Putin Prolonging War Could Put Ukraine in Vulnerable Position

Russian President Vladimir Putin has given no indication that he will soon ease his attacks on Ukraine, and his resolve to keep the war going could give him the advantage.

Many analysts initially predicted Russia would quickly achieve victory when it began its attacks on Ukraine in late February. But, those forecasts proved inaccurate as Putin's troops faced months of setbacks before recently gaining ground by prioritizing regions in eastern Ukraine.

Mykhailo Podoliak, Ukrainian President Volodymyr Zelensky's top adviser, said in late March that Russia was forced to fight a war of attrition due to its failures. However, Russian Foreign Minister Sergey Lavrov has said there was never a deadline attached to his country's military campaign. Despite the reasons behind how the war is currently being fought, the focus now is on which side will ultimately benefit from a prolonged conflict.

Even with numerous cracks in his armor showing, Putin could have the upper hand in a war of attrition, according to some experts. Though reports have claimed Russia is running low on some of its advanced weapons, Russia is still believed to have more in its arsenal than Ukraine has, plus a larger amount of troops. Moreover, Putin has the financial resources to keep funding his war—even with sanctions in place—thanks to substantial profits from selling fossil fuels.

"Zelensky now says they can't win the war under current conditions," Northwestern University political science professor William Reno told Newsweek. Meanwhile, the Russians showed "they can learn how to fight better, and have shifted their strategy from the initial objective of overthrowing Ukraine's government and dominating its armed forces to more limited territorial objectives."

"They grind away at Ukrainian forces, though manpower and materiel limitations prevent them from extensive breakout and maneuvers," Reno added. "The Ukrainians are in a similar situation, with less manpower and a slimmer buffer of weapons, ammunition and people."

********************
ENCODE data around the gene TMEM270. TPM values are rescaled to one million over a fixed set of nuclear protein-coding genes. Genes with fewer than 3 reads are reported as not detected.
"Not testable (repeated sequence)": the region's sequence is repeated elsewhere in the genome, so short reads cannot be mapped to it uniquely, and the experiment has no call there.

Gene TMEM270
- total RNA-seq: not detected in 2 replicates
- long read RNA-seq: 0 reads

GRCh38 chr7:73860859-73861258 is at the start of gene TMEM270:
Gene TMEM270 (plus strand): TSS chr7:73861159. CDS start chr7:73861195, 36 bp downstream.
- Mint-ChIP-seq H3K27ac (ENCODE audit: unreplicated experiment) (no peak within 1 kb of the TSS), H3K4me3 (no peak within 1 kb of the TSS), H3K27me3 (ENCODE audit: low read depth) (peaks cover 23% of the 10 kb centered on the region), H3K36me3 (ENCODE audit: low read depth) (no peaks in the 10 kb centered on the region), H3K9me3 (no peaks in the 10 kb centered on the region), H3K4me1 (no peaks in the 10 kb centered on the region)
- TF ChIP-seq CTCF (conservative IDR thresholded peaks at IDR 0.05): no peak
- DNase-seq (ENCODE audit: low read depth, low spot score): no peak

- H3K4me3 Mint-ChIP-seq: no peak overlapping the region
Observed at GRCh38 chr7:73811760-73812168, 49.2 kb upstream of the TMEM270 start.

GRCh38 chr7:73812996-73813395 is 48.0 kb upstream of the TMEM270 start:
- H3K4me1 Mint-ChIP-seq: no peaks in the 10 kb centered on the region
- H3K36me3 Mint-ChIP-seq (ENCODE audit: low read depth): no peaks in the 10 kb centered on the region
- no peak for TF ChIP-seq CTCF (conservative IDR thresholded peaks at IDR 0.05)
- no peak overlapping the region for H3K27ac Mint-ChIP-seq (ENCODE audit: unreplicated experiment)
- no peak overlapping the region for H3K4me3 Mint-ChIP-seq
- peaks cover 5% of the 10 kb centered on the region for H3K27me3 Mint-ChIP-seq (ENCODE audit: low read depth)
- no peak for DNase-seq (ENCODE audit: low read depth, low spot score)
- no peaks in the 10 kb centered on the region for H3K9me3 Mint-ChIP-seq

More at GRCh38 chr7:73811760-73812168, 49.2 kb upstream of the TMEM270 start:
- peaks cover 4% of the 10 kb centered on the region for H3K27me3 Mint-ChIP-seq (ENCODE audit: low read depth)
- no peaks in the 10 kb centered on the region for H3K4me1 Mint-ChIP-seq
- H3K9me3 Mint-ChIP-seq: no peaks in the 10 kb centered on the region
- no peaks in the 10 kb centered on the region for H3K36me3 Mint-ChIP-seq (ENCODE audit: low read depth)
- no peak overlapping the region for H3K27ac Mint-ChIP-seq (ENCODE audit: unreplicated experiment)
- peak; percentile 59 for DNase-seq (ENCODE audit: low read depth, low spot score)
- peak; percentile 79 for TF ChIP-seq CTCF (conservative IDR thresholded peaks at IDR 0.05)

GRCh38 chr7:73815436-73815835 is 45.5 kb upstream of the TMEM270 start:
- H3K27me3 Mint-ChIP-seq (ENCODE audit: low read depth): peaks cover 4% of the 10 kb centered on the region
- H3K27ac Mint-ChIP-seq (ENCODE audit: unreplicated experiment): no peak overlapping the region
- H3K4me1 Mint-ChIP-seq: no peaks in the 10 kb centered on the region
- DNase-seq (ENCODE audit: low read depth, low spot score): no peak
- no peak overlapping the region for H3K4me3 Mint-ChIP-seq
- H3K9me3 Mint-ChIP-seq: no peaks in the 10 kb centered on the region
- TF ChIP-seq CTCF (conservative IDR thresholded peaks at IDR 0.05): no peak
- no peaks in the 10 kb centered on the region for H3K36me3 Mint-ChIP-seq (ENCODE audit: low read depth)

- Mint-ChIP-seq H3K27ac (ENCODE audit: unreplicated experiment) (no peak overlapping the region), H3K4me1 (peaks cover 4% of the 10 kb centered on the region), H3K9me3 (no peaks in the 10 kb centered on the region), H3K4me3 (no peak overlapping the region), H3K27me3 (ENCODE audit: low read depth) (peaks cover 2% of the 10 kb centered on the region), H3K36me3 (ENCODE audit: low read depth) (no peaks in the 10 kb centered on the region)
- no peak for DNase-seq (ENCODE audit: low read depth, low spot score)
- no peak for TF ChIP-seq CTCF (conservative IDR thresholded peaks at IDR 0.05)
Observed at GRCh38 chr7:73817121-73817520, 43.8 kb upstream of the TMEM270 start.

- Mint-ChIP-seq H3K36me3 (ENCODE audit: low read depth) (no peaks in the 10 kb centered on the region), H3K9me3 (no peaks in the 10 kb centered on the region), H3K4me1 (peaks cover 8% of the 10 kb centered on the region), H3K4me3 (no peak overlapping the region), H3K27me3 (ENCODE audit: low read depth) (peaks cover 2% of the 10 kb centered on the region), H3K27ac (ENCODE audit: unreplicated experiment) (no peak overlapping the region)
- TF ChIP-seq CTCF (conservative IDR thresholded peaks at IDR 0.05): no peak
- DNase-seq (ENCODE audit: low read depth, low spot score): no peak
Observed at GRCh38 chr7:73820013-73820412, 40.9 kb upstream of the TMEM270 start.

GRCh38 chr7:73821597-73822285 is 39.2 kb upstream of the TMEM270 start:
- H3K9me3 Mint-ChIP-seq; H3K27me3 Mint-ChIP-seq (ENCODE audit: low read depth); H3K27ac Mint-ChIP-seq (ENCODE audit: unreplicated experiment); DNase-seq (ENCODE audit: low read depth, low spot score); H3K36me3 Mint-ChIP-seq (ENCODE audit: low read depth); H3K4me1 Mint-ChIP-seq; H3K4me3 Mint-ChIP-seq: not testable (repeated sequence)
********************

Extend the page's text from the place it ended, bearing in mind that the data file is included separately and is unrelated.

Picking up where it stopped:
Volodymyr Zelensky speaks during a press conference
Russian President Vladimir Putin has given no indication that he will soon ease his attacks on Ukraine, and his resolve to keep the war going could give him the advantage. In this photo, Ukrainian President Volodymyr Zelensky is seen speaking during a news conference in Kyiv on March 3. Photo by SERGEI SUPINSKY/AFP via Getty Images

Reno noted this doesn't necessarily mean all hope is lost for Ukraine, and he said the war will likely be decided by economic and political factors rather than by what happens on the battlefield. A factor working against Ukraine, he said, is that Zelensky has to rely somewhat on decisions made by the "diverse and often conflicting interests" of the 30 countries in NATO, whereas Putin answers to no one.

Dmitri Alperovitch, the founder of the Silverado Policy Accelerator and the former chief technology officer of the cybersecurity firm CrowdStrike, speculated on Twitter that Putin may be extending the war until winter to give himself time to secretly mobilize forces in occupied regions. Putin may also be dragging the war out to impart on Europe the deleterious effects of having access to Russian gas restricted. Plus, according to Alperovitch, the food crisis caused by Ukraine not being able to export grain will cause famine in some regions and increase global inflation.